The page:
Friday, November 06, 2009

School News from Around Kentucky

Former Dunbar coach pleads guilty: Former Paul Laurence Dunbar High School baseball coach Mickey Marshall pleaded guilty Friday to two misdemeanor charges of theft "by failure to make a required disposition" involving money from the baseball booster club. Marshall, who led the Lexington school to two state championships and was named 2007 Coach of the Year by the Kentucky High School Baseball Coaches Association, is scheduled to be sentenced Dec. 11 in Fayette Circuit Court. He also faces a restitution hearing Nov. 13. (H-L)

Lawmakerswill face a$1.19 billion question: When lawmakers return to Frankfort in January, one number will loom large: $1.19 billion. According to preliminary estimates, that's how much money lawmakers must find in the couch cushions of state government to continue spending at current levels through June 2012. (H-L)

Superintendents oppose using contingencies to bail out state: House Speaker Greg Stumbo has proposed tapping school districts' contingency funds to help balance the state's 2010-2012 budget, a move that has local officials scratching their heads. "I think most educators right now are a little bewildered with the proposal," said Campbellsville Independent Superintendent Mike Deaton. Taylor County Superintendent Roger Cook had the same reaction. (Central Kentucky News Journal)

Stop stalling on tax overhaul - It's essential for state's prosperity: Gov. Steve Beshear should apply the same logic to tax reform as he's applying to education. Even though this recession has the state struggling just to maintain what we have, Beshear has commissioned an education task force to put together a coordinated plan for the next stage of reform. That way, Beshear says, when the economy turns around and there's money to improve education, Kentucky won't waste time figuring out the smartest ways to do it. Makes sense. Likewise, it seems to us, with tax reform. If lawmakers created a more sustainable tax base now, by raising some taxes and lowering others, when the economy turns around Kentucky would receive maximum benefit from the upturn. (H-L)

“Hands off!” educators tell legislators: The Franklin County Board of Education has told state officials to keep their hands off the school system’s rainy day fund. Superintendent Harrie Buecker, five school board members and two student representatives publicly signed a resolution Monday expressing their “strong opposition” to a possible legislative grab of school districts’ budget contingencies to reduce the state deficit. (State Journal by way of KSBA)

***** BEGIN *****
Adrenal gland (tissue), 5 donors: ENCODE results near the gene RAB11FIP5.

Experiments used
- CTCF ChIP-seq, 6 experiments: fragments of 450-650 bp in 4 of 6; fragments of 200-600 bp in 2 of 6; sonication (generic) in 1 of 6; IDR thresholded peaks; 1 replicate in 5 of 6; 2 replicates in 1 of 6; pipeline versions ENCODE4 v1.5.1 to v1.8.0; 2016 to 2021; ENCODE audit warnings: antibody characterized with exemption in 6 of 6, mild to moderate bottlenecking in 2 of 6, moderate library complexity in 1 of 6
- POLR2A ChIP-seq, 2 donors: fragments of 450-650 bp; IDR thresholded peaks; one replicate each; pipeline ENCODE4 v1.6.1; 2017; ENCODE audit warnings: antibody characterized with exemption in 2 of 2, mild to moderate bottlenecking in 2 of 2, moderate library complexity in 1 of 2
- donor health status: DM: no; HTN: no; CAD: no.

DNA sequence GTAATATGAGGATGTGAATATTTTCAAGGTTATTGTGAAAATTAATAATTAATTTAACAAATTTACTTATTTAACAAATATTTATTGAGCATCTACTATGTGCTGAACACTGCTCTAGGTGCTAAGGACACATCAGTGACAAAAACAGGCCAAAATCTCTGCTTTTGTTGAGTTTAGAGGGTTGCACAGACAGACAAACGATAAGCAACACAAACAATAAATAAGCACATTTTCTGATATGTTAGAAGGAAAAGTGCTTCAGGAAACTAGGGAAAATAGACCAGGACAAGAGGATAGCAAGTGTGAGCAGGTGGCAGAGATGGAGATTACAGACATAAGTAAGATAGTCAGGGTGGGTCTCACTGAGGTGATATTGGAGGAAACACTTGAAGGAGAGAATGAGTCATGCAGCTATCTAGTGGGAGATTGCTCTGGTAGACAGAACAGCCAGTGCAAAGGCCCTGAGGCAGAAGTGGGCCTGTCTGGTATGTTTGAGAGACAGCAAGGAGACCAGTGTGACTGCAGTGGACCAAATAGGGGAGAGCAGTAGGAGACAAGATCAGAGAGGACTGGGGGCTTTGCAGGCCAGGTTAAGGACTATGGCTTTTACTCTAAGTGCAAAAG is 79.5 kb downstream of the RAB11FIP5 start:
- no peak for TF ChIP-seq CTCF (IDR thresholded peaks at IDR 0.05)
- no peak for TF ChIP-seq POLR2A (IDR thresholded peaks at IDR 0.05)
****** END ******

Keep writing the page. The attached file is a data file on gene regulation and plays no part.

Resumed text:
Budgets tight, but Maysville alive and well: Area officials warned of a continued tightening of the budget for the next few years during a "state of the community" program at the Maysville-Mason County Area Chamber of Commerce's November membership meeting Thursday.Rep. Mike Denham warned of cuts on the state level, with the state facing a $160 to $500 million deficit for the upcoming year. While the upcoming fiscal year may prove a challenge, it is the following two years that Denham said may be the most difficult years he has faced in the legislature. Anticipated shortfall is $1.6 billion."That means we are going to have to start cutting essential services," he said. "We are one step away from turning prisoners out on the streets." (Maysville Ledger Independent)

Percentage of minority officials up: The number of minority public officials in Kentucky increased slightly from 2008 to 2009, but non-white elected officials still make up only 2.8 percent of those surveyed, according to a report released Friday. (H-L)

Race to the Top funds might force change to Charters: Kentucky might have to find new ways of turning around badly failing schools — including the option of converting them into charter-like schools — to get all the federal money it hopes to receive under the $4.35 billion "Race To The Top" program, a state education official said Monday. David Cook, the state department of education's advisor and project manager for the federally funded program, said that the guidelines might require states to at least have the ability to create charter-like schools in situations where traditional schools are badly failing their students. (H-L)

Recharging state's education reform: The intense competition among states for $4 billion in federal education grants is forcing Kentucky to think seriously about a couple of missing links in education reform: how to improve teaching and how to turn around chronically failing schools.
That last challenge has people you'd never expect uttering thec-word: charters...It's been 20 years since the Kentucky Supreme Court ruled that the children can't be deprived of an education because of where they live. Even without the incentive of the federal money, Kentucky should be looking for ways to aggressively remake chronically failing schools — and worry later about what to call it. The quality of teaching in Kentucky should also get a needed boost from the competition for federal dollars. Among the requirements are two political hot potatoes that can no longer be avoided: tying teacher evaluations to student performance and using teacher evaluations to judge teacher-training programs. (H-L)

Universities to request 'modest' funding increases: Leaders of Kentucky's public universities will plead for slight increases in state funding over the next two years but, at the very least, want to avoid deep cuts when federal stimulus money goes away starting in July 2011... According to a draft recommendation, they will propose a total increase of 4.6 percent for next year and 2.7 percent increase in fiscal 2012, with much of the money for maintenance and operations of new buildings. (H-L)

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